On 31 March 1942, now commanded by Korvettenkapitän Wilhelm Schulze, U-98 sailed from St. Nazaire. However, at 00:47 on 2 April, still in the Bay of Biscay the U-boat was attacked by a Whitley bomber of 502 Squadron RAF Coastal Command with six 250-pound (110 kg) depth charges. U-98 crash-dived and escaped with minor damage. She then sailed for the coast of Florida, but had no success, returning to port on 6 June 1942.
U-98 next patrol began on 17 July 1942, it took her back to the Florida coast to lay mines, one of which damaged the American 185 ton minesweeper Bold (AMc-67) on 10 August 1942. She returned home on 16 September.
9th and final patrol
U-98' s ninth and final patrol was under the command of Oblt.z.S. Kurt Eichmann. The U-boat departed St. Nazaire on 22 October 1942, and after a voyage out to the mid-Atlantic without result was sunk on 15 November west of the Strait of Gibraltar at Coordinates: , by depth charges from the British destroyer HMS Wrestler, all 46 hands were lost.
U-98 took part in six wolfpacks, namely.
- West (8–27 May 1941)
- Seewolf (3–15 September 1941)
- Störtebecker (5–19 November 1941)
- Gödecke (19–22 November 1941)
- Natter (30 October – 8 November 1942)
- Westwall (8–15 November 1942)
Summary of raiding history
|27 March 1941||Koranton||United Kingdom||6,695||Sunk|
|4 April 1941||Helle||Norway||2,467||Sunk|
|4 April 1941||Welcombe||United Kingdom||5,122||Sunk|
|9 April 1941||Prins Wellen II||Netherlands||1,304||Sunk|
|13 May 1941||HMS Salopian||Royal Navy||10,549||Sunk|
|20 May 1941||Rothermere||United Kingdom||5,356||Sunk|
|21 May 1941||Marconi||United Kingdom||7,402||Sunk|
|9 July 1941||Designer||United Kingdom||5,945||Sunk|
|9 July 1941||Inverness||United Kingdom||4,897||Sunk|
|16 September 1941||Jedmoor||United Kingdom||4,392||Sunk|
|15 February 1942||Biela||United Kingdom||5,298||Sunk|
|10 August 1942||USS Bold||United States Navy||185||Damaged|
Previously recorded fate
U-98 was originally thought to have been sunk on 19 November 1942 southwest of Cape St. Vincent (southwest Portugal), by a Lockheed Hudson of 608 Squadron. U-413 was the victim – she was severely damaged.
- Kemp, Paul (1997). U-Boats Destroyed, German Submarine Losses in the World Wars. Arms and Armour. p. 96. ISBN 1-85409-515-3.
- Helgason, Guðmundur. "The Type VIIC boat U-98". German U-boats of WWII - uboat.net. Retrieved 2009-12-28.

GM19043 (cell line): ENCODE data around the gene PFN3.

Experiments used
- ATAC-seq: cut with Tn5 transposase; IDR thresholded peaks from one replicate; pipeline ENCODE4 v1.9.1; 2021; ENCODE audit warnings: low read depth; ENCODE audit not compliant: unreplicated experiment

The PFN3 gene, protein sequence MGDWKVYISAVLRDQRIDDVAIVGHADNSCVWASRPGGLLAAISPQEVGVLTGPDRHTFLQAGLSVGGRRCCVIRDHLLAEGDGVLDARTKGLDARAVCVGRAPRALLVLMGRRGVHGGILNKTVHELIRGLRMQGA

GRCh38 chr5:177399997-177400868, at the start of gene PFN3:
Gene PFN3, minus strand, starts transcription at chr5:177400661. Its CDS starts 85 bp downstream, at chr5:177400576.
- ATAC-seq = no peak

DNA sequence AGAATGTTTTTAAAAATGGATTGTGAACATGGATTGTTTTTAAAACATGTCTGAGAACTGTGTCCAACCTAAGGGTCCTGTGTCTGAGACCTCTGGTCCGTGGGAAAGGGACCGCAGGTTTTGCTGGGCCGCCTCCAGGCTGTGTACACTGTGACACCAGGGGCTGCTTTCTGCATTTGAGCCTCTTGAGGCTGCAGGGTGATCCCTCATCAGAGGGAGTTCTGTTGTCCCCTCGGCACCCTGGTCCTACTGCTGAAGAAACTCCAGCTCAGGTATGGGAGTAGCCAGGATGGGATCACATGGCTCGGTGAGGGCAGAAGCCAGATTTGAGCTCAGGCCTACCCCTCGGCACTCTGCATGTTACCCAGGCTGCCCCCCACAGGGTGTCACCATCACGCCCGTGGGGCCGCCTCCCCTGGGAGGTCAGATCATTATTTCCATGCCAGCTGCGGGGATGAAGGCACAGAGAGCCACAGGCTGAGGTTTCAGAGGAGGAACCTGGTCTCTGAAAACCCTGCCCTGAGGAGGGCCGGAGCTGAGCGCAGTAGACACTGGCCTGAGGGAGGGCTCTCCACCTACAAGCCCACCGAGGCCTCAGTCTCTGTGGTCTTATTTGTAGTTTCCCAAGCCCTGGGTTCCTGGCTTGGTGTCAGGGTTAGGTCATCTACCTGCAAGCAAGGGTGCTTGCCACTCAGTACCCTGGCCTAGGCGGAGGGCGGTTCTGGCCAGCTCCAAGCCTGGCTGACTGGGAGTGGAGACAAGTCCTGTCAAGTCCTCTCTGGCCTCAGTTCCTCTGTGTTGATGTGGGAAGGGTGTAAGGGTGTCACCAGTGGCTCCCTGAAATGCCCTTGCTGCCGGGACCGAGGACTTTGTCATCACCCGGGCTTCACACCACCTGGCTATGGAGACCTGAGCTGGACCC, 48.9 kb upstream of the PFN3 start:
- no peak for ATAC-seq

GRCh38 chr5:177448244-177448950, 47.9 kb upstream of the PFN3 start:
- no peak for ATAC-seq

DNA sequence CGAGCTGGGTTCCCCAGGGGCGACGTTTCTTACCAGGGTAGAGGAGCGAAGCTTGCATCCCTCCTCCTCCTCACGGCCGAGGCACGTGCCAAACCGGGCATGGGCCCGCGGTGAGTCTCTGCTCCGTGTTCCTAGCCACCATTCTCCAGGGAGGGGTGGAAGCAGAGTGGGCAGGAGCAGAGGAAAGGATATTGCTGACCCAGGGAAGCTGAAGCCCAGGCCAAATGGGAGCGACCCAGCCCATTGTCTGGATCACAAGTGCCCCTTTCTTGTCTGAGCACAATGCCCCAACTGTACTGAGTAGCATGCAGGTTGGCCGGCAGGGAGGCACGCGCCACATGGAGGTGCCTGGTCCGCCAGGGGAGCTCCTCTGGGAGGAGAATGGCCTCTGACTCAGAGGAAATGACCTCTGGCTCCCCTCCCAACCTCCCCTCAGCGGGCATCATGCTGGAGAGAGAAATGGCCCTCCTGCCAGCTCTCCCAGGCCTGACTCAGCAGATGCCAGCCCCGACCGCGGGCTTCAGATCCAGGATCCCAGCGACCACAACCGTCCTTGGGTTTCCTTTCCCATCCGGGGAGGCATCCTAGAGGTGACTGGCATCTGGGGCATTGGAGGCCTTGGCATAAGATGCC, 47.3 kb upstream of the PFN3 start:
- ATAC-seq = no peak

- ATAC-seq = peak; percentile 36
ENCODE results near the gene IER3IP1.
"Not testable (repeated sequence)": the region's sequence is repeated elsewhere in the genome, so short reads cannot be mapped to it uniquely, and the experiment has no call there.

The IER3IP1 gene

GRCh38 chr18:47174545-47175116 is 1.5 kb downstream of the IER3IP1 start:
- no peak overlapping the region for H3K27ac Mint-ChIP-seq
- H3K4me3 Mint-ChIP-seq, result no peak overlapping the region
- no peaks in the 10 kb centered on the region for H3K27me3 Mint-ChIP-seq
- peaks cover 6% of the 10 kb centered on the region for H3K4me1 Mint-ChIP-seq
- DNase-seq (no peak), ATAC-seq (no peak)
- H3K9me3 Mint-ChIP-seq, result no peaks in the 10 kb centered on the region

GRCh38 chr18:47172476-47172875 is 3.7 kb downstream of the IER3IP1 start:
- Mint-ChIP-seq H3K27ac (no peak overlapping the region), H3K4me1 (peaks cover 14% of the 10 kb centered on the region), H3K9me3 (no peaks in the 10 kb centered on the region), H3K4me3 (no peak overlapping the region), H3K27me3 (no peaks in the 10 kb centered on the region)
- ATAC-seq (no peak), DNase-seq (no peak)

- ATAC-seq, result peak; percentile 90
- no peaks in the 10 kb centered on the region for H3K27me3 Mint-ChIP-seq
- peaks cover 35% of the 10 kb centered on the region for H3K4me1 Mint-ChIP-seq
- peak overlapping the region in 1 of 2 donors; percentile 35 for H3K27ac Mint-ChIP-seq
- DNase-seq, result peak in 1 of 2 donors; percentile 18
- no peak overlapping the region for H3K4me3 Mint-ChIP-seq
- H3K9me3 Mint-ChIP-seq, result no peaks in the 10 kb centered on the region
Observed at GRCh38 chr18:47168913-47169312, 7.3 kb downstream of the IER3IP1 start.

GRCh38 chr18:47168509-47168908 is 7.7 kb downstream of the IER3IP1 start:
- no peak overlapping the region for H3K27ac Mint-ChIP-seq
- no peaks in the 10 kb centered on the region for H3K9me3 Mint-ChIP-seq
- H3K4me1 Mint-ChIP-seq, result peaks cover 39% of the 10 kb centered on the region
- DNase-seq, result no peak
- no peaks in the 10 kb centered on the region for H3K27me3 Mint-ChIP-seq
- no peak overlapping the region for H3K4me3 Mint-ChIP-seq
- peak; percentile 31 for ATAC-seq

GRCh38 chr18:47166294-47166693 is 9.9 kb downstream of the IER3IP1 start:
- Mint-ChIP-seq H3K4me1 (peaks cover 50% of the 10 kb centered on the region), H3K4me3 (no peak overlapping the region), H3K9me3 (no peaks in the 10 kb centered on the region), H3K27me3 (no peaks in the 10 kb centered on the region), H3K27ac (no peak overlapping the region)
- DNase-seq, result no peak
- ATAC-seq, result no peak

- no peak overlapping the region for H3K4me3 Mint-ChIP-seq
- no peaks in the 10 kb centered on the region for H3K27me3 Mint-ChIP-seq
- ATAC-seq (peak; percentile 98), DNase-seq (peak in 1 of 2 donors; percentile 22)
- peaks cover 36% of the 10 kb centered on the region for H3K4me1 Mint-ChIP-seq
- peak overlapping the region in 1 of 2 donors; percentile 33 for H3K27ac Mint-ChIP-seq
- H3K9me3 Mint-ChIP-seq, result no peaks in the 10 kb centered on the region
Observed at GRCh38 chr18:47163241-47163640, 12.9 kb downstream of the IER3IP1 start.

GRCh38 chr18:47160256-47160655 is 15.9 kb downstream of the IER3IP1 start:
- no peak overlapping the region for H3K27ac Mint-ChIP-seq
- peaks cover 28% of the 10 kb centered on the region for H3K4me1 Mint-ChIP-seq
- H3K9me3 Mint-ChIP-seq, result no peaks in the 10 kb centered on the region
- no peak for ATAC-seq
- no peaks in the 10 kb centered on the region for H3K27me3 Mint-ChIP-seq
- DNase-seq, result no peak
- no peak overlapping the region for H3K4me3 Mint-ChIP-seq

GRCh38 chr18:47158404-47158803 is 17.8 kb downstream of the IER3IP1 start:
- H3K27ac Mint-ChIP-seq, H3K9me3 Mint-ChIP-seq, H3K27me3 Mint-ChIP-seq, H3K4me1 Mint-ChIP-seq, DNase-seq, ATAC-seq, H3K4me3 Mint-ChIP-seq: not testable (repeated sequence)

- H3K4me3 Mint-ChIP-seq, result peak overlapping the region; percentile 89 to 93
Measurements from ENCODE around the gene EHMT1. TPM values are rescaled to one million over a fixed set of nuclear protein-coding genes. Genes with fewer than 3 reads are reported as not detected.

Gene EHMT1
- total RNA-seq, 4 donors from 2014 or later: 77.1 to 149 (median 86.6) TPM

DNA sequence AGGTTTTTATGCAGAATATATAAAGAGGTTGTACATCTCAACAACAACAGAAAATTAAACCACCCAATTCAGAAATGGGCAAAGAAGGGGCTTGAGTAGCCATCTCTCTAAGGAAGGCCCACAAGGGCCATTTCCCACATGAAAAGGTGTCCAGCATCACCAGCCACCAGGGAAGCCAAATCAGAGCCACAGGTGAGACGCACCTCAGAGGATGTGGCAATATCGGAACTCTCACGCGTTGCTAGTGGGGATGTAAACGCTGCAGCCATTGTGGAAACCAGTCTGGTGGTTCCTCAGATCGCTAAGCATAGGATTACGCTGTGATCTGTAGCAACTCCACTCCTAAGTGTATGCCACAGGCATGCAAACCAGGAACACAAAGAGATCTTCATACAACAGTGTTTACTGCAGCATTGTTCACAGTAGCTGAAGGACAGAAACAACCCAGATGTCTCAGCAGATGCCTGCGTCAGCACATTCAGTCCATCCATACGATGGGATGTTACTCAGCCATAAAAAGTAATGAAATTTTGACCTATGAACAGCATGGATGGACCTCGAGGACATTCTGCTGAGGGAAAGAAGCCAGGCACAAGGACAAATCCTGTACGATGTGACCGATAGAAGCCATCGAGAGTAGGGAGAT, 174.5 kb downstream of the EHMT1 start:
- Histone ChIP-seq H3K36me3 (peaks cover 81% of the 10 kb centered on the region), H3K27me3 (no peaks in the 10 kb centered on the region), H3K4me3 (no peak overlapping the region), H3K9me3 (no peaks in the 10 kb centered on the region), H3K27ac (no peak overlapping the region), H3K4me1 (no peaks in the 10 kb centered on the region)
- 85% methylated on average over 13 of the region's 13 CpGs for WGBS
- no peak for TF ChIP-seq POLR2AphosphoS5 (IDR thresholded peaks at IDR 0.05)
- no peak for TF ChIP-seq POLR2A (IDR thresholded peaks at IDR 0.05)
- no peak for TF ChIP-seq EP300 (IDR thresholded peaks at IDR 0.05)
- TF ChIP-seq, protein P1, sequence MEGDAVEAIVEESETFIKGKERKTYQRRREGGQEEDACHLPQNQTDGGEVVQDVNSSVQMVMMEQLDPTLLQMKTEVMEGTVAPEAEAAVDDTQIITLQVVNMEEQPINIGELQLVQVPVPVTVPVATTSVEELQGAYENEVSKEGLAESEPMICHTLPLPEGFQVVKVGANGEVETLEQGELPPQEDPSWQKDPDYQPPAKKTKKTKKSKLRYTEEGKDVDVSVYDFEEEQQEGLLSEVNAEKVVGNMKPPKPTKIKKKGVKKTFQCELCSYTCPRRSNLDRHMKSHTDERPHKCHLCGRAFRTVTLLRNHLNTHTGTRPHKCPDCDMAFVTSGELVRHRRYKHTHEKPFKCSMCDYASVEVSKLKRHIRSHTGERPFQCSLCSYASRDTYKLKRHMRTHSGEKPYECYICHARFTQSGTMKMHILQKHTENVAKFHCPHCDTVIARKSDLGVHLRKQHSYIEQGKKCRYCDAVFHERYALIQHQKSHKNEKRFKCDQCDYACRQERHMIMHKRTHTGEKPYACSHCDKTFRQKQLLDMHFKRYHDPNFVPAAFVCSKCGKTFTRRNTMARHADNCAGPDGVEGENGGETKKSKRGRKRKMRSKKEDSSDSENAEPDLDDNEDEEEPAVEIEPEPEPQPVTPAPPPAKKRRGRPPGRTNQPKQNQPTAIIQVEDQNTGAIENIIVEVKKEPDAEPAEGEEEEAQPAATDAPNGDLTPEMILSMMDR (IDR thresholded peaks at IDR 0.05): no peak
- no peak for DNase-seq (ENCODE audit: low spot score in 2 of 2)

- Helgason, Guðmundur. "War Patrols by German U-boat U-98". German U-boats of WWII - uboat.net. Retrieved 2009-12-28.
- Gröner 1991, pp. 43-46.
- Helgason, Guðmundur. "Koranton (Steam merchant)". German U-boats of WWII - uboat.net. Retrieved 2009-12-28.
- Helgason, Guðmundur. "Convoy SC-26 - Convoy Battles - U-boat Operations - uboat.net". German U-boats of WWII - uboat.net. Retrieved 2009-12-28.
- Helgason, Guðmundur. "Helle (Steam merchant)". German U-boats of WWII - uboat.net. Retrieved 2009-12-28.
- Helgason, Guðmundur. "Welcombe (Steam merchant)". German U-boats of WWII - uboat.net. Retrieved 2009-12-28.
- Helgason, Guðmundur. "Prins Willem II (Steam merchant)". German U-boats of WWII - uboat.net. Retrieved 2009-12-28.
- Morgan, Taylor (2011), pp 96-100
- Morgan, Taylor (2011), p. xxix
- Helgason, Guðmundur. "HMS Salopian (F 94) (Armed Merchant Cruiser)". German U-boats of WWII - uboat.net. Retrieved 2009-12-28.
- Helgason, Guðmundur. "Rothermere (Steam merchant)". German U-boats of WWII - uboat.net. Retrieved 2009-12-28.
- Helgason, Guðmundur. "Marconi (Steam merchant)". German U-boats of WWII - uboat.net. Retrieved 2009-12-28.
- Helgason, Guðmundur. "Designer (Steam merchant)". German U-boats of WWII - uboat.net. Retrieved 2009-12-28.
- Helgason, Guðmundur. "Inverness (Steam merchant)". German U-boats of WWII - uboat.net. Retrieved 2009-12-28.
- Helgason, Guðmundur. "Jedmoor (Motor merchant)". German U-boats of WWII - uboat.net. Retrieved 2009-12-28.
- Helgason, Guðmundur. "Patrol of U-boat U-98 from 29 Oct 1941 to 29 Nov 1941". German U-boats of WWII - uboat.net. Retrieved 2009-12-28.
- Helgason, Guðmundur. "Biela (Steam merchant)". German U-boats of WWII - uboat.net. Retrieved 2009-12-28.
- Helgason, Guðmundur. "Patrol of U-boat U-98 from 31 Mar 1942 to 6 Jun 1942". German U-boats of WWII - uboat.net. Retrieved 2009-12-28.
- Helgason, Guðmundur. "USS Bold (AMc 67) (Coastal minesweeper)". German U-boats of WWII - uboat.net. Retrieved 2009-12-28.
- Helgason, Guðmundur. "Patrol of U-boat U-98 from 22 October 1942 to 15 November 1942". German U-boats of WWII - uboat.net. Retrieved 2009-12-28.
- Helgason, Guðmundur. "Ships hit by U-98". German U-boats of WWII - uboat.net. Retrieved 2013-12-11.
- Busch, Rainer; Röll, Hans-Joachim (1999). German U-boat commanders of World War II : a biographical dictionary. Translated by Brooks, Geoffrey. London, Annapolis, Md: Greenhill Books, Naval Institute Press. ISBN 1-55750-186-6.
- Busch, Rainer; Röll, Hans-Joachim (1999). Deutsche U-Boot-Verluste von September 1939 bis Mai 1945 [German U-boat losses from September 1939 to May 1945]. Der U-Boot-Krieg (in German). IV. Hamburg, Berlin, Bonn: Mittler. ISBN 3-8132-0514-2.
- Gröner, Erich; Jung, Dieter; Maass, Martin (1991). U-boats and Mine Warfare Vessels. German Warships 1815–1945. 2. Translated by Thomas, Keith; Magowan, Rachel. London: Conway Maritime Press. ISBN 0-85177-593-4.
- Daniel Morgan; Bruce Taylor (9 November 2011). U-Boat Attack Logs: A Complete Record of Warship Sinkings from Original Sources 1939-1945. Seaforth Publishing. pp. 96–100. ISBN 978-1-84832-118-2.